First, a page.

Hello class! Luki Vasquez and Sonny James are on hiatus, resting up before their new book release in May—more about that soon. In their absence, this Gay Romance University course draws an all-important lesson from author Brynn Stein’s novella, Haunted.
(If you don’t yet have a copy of the text book, you can pick it up at Dreamspinner Press dirt cheap. 🙂 Just click on the cover image for the buy link.)
If you’ll open your text to page 11 (or read the brief excerpt below), you’ll find Lenard Blake has, after initial skepticism, come to believe ghosts exist and in fact one resides in his house (a ‘fixer-upper’, you might say).
He finally decided to assume the ghost existed and to try to make peace with it. After all, it didn’t seem to wish him ill will. It didn’t seem to be trying to get him to leave or frighten him in any way. It just seemed to want the house kept in good shape. Lenard figured he could help with that.
He made sure to return any books he started reading to their rightful places. “Is it okay if I leave a bookmark in this before I put it on the shelf?” he had asked the ghost he still didn’t completely believe in. When nothing happened, he figured it was okay to leave the bookmark in the book and replaced it on the shelf.
The first point of this lesson is contained in these brief paragraphs: If a ghost doesn’t want you to mess with the books, ask permission before placing your bookmark.
Oh… wait, no.
The first important point of this lesson is communication! As in all relationships, the first thing you must do if you want anything good to develop is find a way to get through to the other party. In this case, when the ghost said and did nothing, Lenard knew he had his reply. Well done, Lenard.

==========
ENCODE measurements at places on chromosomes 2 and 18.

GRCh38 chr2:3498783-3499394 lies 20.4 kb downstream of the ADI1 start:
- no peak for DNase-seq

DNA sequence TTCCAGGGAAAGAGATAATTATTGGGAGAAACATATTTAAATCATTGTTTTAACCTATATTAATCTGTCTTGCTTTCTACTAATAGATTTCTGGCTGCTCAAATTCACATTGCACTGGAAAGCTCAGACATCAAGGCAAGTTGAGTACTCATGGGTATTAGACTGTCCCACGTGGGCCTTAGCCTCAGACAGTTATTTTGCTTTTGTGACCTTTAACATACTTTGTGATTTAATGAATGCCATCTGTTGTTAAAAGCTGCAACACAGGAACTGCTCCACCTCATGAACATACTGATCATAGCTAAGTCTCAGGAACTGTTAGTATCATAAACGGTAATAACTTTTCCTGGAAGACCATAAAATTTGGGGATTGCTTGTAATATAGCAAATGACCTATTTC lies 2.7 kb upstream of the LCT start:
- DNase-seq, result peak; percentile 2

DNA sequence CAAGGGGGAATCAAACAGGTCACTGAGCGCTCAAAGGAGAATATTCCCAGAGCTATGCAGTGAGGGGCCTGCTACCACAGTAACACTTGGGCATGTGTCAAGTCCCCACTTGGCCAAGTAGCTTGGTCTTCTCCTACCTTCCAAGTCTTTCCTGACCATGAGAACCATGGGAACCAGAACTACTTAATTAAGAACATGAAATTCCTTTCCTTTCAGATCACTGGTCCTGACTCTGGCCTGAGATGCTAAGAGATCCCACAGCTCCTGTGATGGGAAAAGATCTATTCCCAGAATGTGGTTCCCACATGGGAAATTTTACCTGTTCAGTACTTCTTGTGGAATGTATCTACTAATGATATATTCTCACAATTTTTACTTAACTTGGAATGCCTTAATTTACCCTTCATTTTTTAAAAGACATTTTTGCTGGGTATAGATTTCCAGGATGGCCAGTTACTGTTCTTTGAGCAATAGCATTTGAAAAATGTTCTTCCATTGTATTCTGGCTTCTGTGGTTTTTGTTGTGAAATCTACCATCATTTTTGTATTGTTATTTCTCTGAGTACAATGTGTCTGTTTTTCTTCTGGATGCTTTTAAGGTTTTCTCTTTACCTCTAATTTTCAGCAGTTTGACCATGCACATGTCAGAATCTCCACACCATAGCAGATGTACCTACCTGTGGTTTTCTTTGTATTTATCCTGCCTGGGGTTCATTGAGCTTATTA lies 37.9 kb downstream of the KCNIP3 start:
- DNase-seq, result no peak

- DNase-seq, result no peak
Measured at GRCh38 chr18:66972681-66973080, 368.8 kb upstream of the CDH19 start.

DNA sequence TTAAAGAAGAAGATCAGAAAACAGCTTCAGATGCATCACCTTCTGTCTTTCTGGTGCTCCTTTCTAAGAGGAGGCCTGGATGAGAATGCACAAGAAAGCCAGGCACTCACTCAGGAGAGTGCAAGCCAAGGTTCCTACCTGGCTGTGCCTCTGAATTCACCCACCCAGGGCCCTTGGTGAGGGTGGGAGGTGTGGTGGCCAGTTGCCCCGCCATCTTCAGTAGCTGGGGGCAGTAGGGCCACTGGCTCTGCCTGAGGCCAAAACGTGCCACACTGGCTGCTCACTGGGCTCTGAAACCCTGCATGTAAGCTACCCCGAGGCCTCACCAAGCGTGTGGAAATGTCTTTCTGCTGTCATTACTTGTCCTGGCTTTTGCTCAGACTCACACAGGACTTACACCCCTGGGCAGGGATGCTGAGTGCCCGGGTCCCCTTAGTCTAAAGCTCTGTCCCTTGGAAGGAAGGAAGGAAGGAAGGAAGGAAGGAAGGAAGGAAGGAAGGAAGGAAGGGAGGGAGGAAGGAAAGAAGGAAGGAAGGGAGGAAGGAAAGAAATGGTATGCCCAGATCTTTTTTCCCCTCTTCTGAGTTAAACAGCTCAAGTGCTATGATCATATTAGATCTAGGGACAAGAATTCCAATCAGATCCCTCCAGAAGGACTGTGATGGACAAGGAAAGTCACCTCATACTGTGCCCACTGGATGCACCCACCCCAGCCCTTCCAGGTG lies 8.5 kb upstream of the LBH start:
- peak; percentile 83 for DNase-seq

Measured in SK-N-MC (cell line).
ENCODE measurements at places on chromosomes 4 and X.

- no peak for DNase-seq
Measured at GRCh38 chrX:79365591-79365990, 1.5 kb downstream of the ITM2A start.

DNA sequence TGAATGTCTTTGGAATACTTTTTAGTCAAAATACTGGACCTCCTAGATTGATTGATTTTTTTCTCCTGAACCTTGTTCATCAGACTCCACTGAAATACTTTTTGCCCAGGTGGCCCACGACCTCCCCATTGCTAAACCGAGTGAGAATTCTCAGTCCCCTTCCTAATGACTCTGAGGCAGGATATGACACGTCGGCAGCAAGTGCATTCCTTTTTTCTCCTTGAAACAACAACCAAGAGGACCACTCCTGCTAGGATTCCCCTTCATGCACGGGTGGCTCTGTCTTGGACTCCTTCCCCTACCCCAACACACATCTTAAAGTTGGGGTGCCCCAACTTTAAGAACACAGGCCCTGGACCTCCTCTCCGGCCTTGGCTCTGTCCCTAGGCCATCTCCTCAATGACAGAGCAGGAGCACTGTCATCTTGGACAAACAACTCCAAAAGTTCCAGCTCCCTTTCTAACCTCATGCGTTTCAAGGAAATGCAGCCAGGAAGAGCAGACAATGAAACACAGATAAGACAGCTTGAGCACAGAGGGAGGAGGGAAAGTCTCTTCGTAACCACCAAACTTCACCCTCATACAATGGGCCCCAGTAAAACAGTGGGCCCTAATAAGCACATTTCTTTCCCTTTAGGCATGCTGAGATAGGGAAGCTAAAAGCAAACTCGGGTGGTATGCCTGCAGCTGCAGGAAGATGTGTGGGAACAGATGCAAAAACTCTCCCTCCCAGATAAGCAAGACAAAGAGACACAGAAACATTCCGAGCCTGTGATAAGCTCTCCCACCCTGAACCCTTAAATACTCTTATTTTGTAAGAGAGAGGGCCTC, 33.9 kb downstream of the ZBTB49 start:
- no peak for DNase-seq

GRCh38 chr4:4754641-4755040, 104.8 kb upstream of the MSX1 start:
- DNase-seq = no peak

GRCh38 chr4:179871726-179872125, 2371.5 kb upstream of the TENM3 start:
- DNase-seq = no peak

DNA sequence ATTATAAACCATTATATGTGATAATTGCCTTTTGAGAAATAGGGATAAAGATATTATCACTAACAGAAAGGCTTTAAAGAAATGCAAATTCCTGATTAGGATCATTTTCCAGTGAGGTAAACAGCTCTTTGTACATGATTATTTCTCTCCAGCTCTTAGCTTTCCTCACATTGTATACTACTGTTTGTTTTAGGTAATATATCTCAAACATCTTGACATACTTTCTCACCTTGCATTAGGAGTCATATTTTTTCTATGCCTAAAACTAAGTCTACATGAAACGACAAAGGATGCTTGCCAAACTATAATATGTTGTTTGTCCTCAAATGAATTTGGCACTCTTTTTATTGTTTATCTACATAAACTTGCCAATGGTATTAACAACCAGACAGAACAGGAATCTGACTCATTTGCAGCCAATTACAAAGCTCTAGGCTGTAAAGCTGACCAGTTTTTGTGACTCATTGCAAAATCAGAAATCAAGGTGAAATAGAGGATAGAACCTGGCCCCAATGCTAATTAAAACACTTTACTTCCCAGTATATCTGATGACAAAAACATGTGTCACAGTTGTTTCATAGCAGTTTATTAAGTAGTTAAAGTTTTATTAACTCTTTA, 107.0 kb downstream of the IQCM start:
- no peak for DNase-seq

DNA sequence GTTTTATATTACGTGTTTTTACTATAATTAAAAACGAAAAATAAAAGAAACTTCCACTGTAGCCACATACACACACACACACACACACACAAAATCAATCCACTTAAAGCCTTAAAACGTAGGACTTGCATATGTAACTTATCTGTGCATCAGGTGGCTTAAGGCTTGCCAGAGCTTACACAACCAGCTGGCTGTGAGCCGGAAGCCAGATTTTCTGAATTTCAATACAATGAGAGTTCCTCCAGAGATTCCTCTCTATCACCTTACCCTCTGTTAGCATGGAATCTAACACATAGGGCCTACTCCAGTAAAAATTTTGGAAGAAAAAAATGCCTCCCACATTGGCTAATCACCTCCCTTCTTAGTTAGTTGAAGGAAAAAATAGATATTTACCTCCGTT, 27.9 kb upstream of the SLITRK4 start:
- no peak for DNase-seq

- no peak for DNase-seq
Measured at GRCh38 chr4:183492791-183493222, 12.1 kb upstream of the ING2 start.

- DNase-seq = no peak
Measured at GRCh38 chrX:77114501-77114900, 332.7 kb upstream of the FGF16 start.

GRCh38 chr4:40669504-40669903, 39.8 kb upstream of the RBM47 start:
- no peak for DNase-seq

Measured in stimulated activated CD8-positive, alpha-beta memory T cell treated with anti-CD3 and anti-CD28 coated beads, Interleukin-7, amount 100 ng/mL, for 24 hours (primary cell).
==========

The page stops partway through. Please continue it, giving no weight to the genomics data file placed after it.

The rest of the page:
The second thing I’d like you to take away from this lesson is this: The “honey-do” list is a sure way to gain your ghosts appreciation, and if the ghost keeps fixing the screen door, it’s on the list.. Consider, further down on page 11:
He decided the reason the screen door kept falling off after the ghost had fixed it was because the screws were stripped in the rusty hinges. They had already pulled away from the wall, so just putting them back in the holes wasn’t really helping. So, Lenard bought new hinges and screws and new wood for the door facing. He wasn’t as good a woodworker as the original craftsman, and the door frame would be considerably plainer, but it would be new and solid and would hold the screws in the new hinges so the screen door wouldn’t fall off again.
Lenard cleaned up his mess and went into the kitchen to get a drink. There he found the pitcher of iced tea he had made earlier, and had put in the refrigerator to get cold—sitting on the counter along with a glass.
“I’ll take that as a ‘thank you’ for hanging the door,” he called to Jason and downed the drink. “And thank you for the tea.”
(Okay, so that’s not a ghost in the image with the screen door. It’s a zombie. Call it literary license.)
If a live man continues to develop his relationship with a dead man, he may be privileged to see him. In the middle of the night. Standing by the bed. Which of course would not be startling at all. We’re reading from page 16 of the text, here:
If Lenard still had any doubts about the existence of his ghost, it was finally taken away one night around two in the morning.